With Temperatures Increasing in the Arctic, Ancient Permafrost Viruses Are Waking Up

Rayna Skiver - Author

May 4 2023, Published 3:14 p.m. ET

Aerial view of the Alaskan tundra
Source: Getty Images

Rising temperatures create a variety of hard-to-solve problems — including the awakening of permafrost viruses. Interestingly, as permafrost has thawed, scientists have been able to revive these ancient and dormant bacteria.

If climate change continues to worsen, permafrost will continue to thaw, and these viruses could present some serious challenges for both humans and the environment. Keep reading to learn more about the recently revived zombie virus and the effects of this melting ice.

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Scientists have found zombie viruses in Siberian permafrost.

Mountainous landscape near Denali in Alaska
Source: Getty Images

Emeritus Professor Jean-Michel Claverie was on a quest to find zombie viruses, and that’s exactly what he did. According to research he published in 2022, his team found 13 new virus strains in permafrost samples taken from seven different locations in Siberia.

Permafrost refers to soil or rock with ice that has been frozen for at least two years, and is typically found in the Arctic.

The strains discovered were ancient, the oldest sample being 48,500 years old. Younger samples were 27,000 years old and were “found in the stomach contents and coat of a woolly mammoth’s remains,” CNN reported.

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These viruses were able to infect cultured amoeba cells, despite their old age. The fact that these strains remained infectious after thousands of years could potentially spark a larger issue.

These viruses can be revived from permafrost.

The virus strains discovered by Claverie and his team aren’t the only ones out there. Many different types of ancient bacteria are preserved in permafrost, trapped within the oxygen-free and lightless ice. But as thawing begins, they might start to stir again.

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Claverie isn’t exactly new to the practice of reviving viruses, which is the process of making once dormant viruses infectious again. Inspired by the work of Russian scientists who revived a 30,000-year-old wildflower in 2012, he decided to investigate permafrost viruses more closely.

Two years later, his team injected one of these old viruses into cultured cells, making it infectious for the first time in thousands of years. This revival was accomplished again in 2015 when he and his team infected cells with a different strain, according to CNN.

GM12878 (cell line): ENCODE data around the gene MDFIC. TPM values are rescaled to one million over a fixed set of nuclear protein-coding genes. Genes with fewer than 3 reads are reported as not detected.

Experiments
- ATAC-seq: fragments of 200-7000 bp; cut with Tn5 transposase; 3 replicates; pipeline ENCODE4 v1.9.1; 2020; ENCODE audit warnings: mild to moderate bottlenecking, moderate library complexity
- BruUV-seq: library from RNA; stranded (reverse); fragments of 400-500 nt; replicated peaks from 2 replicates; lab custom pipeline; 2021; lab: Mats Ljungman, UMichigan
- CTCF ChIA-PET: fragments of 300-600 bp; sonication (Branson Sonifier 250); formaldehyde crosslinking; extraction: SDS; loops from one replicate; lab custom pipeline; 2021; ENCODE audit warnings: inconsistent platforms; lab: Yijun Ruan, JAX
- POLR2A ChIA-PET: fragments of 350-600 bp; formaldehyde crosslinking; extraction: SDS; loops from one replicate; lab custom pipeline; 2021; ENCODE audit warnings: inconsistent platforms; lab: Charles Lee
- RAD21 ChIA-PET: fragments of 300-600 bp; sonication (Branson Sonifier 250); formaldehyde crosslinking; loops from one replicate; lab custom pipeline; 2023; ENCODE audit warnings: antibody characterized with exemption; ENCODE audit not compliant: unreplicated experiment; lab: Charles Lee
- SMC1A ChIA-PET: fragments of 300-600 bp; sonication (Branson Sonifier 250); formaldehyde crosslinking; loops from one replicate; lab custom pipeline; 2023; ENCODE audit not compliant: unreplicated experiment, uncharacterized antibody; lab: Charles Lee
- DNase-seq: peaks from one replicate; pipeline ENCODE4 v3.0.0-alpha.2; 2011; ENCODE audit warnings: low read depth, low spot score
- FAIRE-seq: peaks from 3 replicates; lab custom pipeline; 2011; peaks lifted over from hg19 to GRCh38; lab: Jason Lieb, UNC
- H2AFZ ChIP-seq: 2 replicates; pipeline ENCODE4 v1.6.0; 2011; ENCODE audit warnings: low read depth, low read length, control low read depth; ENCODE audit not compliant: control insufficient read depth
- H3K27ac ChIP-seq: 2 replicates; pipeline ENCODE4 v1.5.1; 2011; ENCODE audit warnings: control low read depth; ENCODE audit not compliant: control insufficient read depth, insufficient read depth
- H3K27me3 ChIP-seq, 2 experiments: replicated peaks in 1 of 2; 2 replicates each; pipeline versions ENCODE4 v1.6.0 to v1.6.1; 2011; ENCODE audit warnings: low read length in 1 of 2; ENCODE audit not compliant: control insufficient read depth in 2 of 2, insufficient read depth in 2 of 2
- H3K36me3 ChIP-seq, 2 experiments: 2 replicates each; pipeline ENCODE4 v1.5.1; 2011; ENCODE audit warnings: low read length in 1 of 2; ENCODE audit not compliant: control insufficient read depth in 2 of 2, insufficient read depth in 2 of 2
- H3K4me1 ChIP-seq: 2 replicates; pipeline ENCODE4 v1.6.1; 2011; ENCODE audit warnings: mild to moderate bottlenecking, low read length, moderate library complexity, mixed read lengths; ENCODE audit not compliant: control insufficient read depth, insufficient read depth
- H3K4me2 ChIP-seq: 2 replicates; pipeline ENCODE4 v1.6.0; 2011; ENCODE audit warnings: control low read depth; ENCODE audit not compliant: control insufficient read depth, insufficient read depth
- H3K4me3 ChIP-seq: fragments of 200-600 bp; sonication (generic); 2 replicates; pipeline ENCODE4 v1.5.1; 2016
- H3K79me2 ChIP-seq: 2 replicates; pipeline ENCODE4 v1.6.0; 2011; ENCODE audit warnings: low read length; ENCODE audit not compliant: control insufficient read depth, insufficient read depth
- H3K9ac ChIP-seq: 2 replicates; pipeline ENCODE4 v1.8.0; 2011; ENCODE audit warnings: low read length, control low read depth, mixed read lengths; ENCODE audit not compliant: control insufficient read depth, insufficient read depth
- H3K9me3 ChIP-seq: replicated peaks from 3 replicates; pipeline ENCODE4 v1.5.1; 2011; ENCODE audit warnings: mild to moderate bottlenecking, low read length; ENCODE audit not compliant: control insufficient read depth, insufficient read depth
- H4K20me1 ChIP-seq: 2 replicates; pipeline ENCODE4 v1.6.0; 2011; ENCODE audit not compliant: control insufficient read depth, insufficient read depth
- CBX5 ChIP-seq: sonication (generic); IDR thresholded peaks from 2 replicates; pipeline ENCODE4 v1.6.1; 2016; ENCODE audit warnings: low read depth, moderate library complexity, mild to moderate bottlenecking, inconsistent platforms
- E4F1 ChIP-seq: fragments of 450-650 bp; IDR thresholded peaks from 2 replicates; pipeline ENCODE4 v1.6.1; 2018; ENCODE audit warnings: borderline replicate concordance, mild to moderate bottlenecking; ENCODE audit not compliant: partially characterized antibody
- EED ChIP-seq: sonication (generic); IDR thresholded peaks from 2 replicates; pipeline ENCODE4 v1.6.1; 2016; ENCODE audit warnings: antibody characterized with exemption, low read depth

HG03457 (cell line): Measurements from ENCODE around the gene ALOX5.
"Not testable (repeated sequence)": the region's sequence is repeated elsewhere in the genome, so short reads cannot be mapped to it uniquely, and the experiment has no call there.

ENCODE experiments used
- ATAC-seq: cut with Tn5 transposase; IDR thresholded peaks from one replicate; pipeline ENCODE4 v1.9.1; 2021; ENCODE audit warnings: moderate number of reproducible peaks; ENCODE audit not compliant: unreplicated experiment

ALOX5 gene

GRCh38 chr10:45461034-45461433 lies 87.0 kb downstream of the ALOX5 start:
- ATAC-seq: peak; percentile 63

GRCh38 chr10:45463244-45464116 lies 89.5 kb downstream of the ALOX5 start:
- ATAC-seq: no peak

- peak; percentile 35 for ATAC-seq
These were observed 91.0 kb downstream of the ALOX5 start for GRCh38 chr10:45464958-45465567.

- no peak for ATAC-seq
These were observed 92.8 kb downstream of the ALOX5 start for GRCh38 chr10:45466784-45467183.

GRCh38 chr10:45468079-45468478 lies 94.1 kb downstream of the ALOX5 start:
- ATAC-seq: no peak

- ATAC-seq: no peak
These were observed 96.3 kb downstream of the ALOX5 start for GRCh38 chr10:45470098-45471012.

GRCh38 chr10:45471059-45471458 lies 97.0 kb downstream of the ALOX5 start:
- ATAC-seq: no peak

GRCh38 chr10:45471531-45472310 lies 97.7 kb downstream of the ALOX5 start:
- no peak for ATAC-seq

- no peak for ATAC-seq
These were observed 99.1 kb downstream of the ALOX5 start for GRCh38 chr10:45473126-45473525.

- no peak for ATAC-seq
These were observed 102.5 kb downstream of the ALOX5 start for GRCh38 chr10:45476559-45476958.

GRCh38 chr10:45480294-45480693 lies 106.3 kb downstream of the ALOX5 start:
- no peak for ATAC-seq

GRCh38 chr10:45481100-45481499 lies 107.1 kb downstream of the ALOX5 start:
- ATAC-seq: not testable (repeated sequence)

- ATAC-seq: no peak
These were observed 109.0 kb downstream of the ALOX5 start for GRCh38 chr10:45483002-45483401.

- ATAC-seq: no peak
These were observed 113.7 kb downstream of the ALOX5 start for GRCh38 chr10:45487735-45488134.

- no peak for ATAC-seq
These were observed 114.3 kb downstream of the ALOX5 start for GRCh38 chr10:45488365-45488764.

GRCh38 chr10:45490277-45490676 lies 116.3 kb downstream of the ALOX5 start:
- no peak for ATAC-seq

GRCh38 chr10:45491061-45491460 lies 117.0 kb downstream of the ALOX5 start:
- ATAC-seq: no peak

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As mentioned previously, this ability for viruses to remain transmissible after such a long period of time could lead to bigger problems for both humans and the environment.

How does thawing permafrost affect humans and the environment?

The potential impacts of thawing permafrost could be severe to humans and the planet. Research published in the scientific journal Nature in 2021 revealed that thawing permafrost could unleash radioactive waste, new viruses, and antibiotic-resistant bacteria.

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Permafrost basically acts as an extremely old storage unit — it has housed different types of compounds over thousands and thousands of years. Based on the examples above, these compounds have the potential to cause a lot of harm.

According to the European Space Agency (ESA), within the last 70 or so years, over 1,000 settlements have been built on permafrost, increasing “the likelihood of accidental contact or release.” This could expose people to banned chemicals that are trapped in the ice, such as the insecticide, DDT.

Released DDT could also harm wildlife. Fossil fuel byproducts and natural metal deposits have the potential to contaminate the environment, as well.

One of the biggest worries of thawing permafrost is methane being released into the atmosphere — this potent greenhouse gas could exacerbate the issues that many local communities already face because of climate change.

While we know of some of the possible challenges presented by melting permafrost, more research is needed. The ESA explained that this information is as important as ever, as it will help model and predict outcomes.

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